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The Green Car Guide of 2015

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The mission of GreenCars.org, a website sponsored by the American Council for an Energy-Efficient Economy (ACEEE), is to help consumers learn whether the car they're thinking of buying is environmentally friendly. One way they do that is through their annual "greenest" and "meanest" ratings, which was released today for the model year 2015.

The Smart Fortwo, made by Mercedes-Benz, may look like a toy, but it's both environmentally and wallet-friendly.
Photo credit: Shutterstock

"We analyze automakers' test results for fuel economy and emissions as reported to the U.S. Environmental Protection Agency (EPA) and the California Air Resources Board, along with other specifications reported by automakers," they explain. "We estimate pollution from vehicle manufacturing, from the production and distribution of fuel and from vehicle tailpipes. We count air pollution, such as fine particles, nitrogen oxides, hydrocarbons and other pollutants according to the health problems caused by each pollutant. We then factor in greenhouse gases (such as carbon dioxide) and combine the emissions estimates into a Green Score that runs on a scale from 0 to 100."

That vehicles are still a major source of damage to the environment is shown by the fact that the top vehicle scored 61, with an average score of 37, and the worst vehicle scoring a dismal 17.

The winners' list is no surprise. It's dominated by electric plug-in vehicles, which claimed six of the top 12 including slots 1, 2 and 3, 5 and 6. The little sub-subcompact, the Mercedes-Benz Smart Fortwo electric drive convertible/coupe, snagged the top spot, followed Chevy Spark EV and the Fiat 500E. The Nissan Leaf (5), the Toyota Prius Plug-In Hybrid (6) and the Ford Focus Electric (11) also finished in the top 12. That list also included four hybrids, one conventional car (the Mitsubishi Mirage) and the Honda Civic Natural Gas, the only consumer car available powered by natural gas.

“As the electric vehicle market continues to develop, we’re seeing a number of different options from a variety of automakers, including several from American manufacturers,” said ACEEE lead vehicle analyst Shruti Vaidyanathan.

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The Greener Choices list also identifies practical options among the top widely available, automatic transmission, petroleum-fueled models, which includes trucks and SUVs. Domestic manufacturers claimed five of the 12 Greener Choices spots.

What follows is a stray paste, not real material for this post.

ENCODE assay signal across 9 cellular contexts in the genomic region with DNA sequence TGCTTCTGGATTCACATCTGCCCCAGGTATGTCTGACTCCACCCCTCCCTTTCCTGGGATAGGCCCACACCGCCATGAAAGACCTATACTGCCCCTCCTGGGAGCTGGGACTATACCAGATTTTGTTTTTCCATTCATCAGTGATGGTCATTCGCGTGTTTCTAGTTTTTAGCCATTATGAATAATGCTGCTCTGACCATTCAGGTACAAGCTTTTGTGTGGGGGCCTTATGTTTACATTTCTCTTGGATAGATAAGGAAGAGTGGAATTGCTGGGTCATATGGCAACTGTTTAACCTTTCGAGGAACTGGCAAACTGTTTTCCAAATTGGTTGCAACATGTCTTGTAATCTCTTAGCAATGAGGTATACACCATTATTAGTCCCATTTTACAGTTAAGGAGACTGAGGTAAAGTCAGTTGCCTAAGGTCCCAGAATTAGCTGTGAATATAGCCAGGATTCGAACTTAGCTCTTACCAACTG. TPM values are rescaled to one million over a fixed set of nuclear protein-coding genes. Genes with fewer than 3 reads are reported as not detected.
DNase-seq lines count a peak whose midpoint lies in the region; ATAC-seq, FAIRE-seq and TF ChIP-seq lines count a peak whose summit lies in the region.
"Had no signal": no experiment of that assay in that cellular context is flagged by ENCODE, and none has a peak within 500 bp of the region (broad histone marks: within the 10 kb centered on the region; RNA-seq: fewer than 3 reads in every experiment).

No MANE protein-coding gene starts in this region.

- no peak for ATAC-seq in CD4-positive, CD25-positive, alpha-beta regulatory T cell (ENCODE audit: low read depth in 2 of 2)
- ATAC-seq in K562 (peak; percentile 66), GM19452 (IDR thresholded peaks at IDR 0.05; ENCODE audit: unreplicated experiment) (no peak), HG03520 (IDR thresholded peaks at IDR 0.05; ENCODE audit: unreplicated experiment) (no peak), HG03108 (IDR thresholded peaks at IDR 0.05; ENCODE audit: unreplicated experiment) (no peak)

The "meanest" car in terms of environmental impact is the Ram 2500, the only vehicle to rate a score of 17. But if it's really terrible gas mileage you're looking for, you can't go wrong with the #3 car on the list, the Bugatti Veyron. With its average mileage of 8 in the city and 15 on the highway—figures that were once routine for consumer cars—it earns a score of 15. But with a price tag that can soar above $2 million, it's probably not on your shopping list anyway.

Got $2 million and no environmental concerns? You can put this gas guzzler in your garage.
Photo credit: Shutterstock

You are also not likely to be test-driving many of other cars on the "meanest" list. Given their cost, most are rarities on the road, limiting the climate-damaging capacity. With their prices all topping $100,000—some by a lot—you're unlike to see cars like the Bentley Mulsanne (4), the Mercedes-Benz G 63 AMG (5), the Mercedes-Benz G550 (6), the Rolls-Royce Phantom Drophead Coupe (7), the Lamborghini Aventador Roadster (8) and the Ferrari FF (11) cruising around your neighborhood.

Alas, the Ram 2500, while not cheap, does fit many family budgets. You can snag this environmentally unfriendly car for under $40,000. The Smart Fortwo electric, on the other hand, starts at around $25,000. But the conventional model Smart Fortwo, which starts at less than $14,000, only missed the list because its electric counterpart was on it.

GreenCars.org's site is searchable by vehicle model, class and year going back to 2000. In addition to its ranking and score, it lists emission standard, fuel economy, fuel costs, health effects, carbon dioxide emissions and overall environmental impact for each vehicle.

"Buying green does more than fulfill your own personal commitment to protect the environment," says GreenCars.org. "Naturally each greener choice by an individual consumer reduces pollution directly. But the market is also a give-and-take between consumers and manufacturers. As more and more consumers buy green, automakers will increasingly view environmentally friendly design as an opportunity rather than an obligation. Then they will be motivated to invest even more in improved technology, and even more green cars and trucks will be available in the years ahead."

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